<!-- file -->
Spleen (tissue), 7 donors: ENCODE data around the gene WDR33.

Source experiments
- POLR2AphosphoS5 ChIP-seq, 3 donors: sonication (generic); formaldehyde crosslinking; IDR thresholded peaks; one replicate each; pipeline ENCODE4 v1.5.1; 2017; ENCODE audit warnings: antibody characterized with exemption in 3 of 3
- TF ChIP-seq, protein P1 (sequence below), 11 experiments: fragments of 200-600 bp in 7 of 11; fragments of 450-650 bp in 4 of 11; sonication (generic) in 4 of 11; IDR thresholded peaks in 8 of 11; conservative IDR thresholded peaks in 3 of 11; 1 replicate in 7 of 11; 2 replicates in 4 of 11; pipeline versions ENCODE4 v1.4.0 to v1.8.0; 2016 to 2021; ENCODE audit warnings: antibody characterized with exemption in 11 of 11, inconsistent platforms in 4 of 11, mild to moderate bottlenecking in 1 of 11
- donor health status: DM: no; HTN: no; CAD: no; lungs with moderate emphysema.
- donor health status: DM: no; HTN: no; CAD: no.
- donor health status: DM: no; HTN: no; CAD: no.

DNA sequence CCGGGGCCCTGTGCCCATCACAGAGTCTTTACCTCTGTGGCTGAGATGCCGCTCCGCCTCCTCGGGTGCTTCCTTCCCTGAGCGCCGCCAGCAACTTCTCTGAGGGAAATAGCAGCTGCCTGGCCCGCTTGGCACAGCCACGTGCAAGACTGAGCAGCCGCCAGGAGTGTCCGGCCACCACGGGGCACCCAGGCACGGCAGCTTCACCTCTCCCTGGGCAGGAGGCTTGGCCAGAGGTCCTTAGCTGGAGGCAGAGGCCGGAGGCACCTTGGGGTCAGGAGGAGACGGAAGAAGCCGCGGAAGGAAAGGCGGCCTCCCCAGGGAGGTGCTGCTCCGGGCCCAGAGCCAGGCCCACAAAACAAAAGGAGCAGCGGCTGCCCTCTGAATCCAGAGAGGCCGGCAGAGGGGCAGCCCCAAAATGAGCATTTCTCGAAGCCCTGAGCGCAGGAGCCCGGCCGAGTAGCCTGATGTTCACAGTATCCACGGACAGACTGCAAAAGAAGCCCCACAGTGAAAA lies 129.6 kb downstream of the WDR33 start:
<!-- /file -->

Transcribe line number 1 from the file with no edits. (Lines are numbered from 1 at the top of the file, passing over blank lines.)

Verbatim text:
Spleen (tissue), 7 donors: ENCODE data around the gene WDR33.